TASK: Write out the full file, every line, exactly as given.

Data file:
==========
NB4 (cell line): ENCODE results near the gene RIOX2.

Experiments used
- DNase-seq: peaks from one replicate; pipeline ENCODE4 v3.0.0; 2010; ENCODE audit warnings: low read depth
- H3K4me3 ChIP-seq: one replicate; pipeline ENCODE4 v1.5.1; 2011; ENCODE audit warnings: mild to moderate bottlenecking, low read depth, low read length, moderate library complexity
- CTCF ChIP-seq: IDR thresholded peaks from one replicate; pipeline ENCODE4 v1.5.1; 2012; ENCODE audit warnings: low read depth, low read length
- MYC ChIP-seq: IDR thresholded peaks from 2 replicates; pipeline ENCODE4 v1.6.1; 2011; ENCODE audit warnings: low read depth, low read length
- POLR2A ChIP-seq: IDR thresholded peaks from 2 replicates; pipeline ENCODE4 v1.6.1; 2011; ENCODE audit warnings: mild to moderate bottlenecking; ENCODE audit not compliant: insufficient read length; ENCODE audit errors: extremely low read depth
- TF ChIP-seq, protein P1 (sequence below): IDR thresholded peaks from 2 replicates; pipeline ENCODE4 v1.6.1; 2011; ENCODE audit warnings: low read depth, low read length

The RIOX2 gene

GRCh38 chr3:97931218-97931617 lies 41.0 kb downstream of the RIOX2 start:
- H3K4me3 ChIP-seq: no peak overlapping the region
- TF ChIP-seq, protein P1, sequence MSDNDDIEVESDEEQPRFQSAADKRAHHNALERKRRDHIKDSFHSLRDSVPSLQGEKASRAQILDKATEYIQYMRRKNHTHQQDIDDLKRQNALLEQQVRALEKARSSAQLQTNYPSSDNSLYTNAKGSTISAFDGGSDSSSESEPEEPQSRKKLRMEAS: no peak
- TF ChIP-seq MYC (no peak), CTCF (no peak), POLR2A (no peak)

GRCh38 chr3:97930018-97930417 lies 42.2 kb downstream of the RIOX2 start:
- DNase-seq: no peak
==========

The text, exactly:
NB4 (cell line): ENCODE results near the gene RIOX2.

Experiments used
- DNase-seq: peaks from one replicate; pipeline ENCODE4 v3.0.0; 2010; ENCODE audit warnings: low read depth
- H3K4me3 ChIP-seq: one replicate; pipeline ENCODE4 v1.5.1; 2011; ENCODE audit warnings: mild to moderate bottlenecking, low read depth, low read length, moderate library complexity
- CTCF ChIP-seq: IDR thresholded peaks from one replicate; pipeline ENCODE4 v1.5.1; 2012; ENCODE audit warnings: low read depth, low read length
- MYC ChIP-seq: IDR thresholded peaks from 2 replicates; pipeline ENCODE4 v1.6.1; 2011; ENCODE audit warnings: low read depth, low read length
- POLR2A ChIP-seq: IDR thresholded peaks from 2 replicates; pipeline ENCODE4 v1.6.1; 2011; ENCODE audit warnings: mild to moderate bottlenecking; ENCODE audit not compliant: insufficient read length; ENCODE audit errors: extremely low read depth
- TF ChIP-seq, protein P1 (sequence below): IDR thresholded peaks from 2 replicates; pipeline ENCODE4 v1.6.1; 2011; ENCODE audit warnings: low read depth, low read length

The RIOX2 gene

GRCh38 chr3:97931218-97931617 lies 41.0 kb downstream of the RIOX2 start:
- H3K4me3 ChIP-seq: no peak overlapping the region
- TF ChIP-seq, protein P1, sequence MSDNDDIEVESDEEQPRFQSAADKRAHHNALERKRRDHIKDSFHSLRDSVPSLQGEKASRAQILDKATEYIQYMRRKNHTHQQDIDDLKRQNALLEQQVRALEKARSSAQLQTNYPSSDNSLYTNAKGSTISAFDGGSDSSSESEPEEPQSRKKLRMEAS: no peak
- TF ChIP-seq MYC (no peak), CTCF (no peak), POLR2A (no peak)

GRCh38 chr3:97930018-97930417 lies 42.2 kb downstream of the RIOX2 start:
- DNase-seq: no peak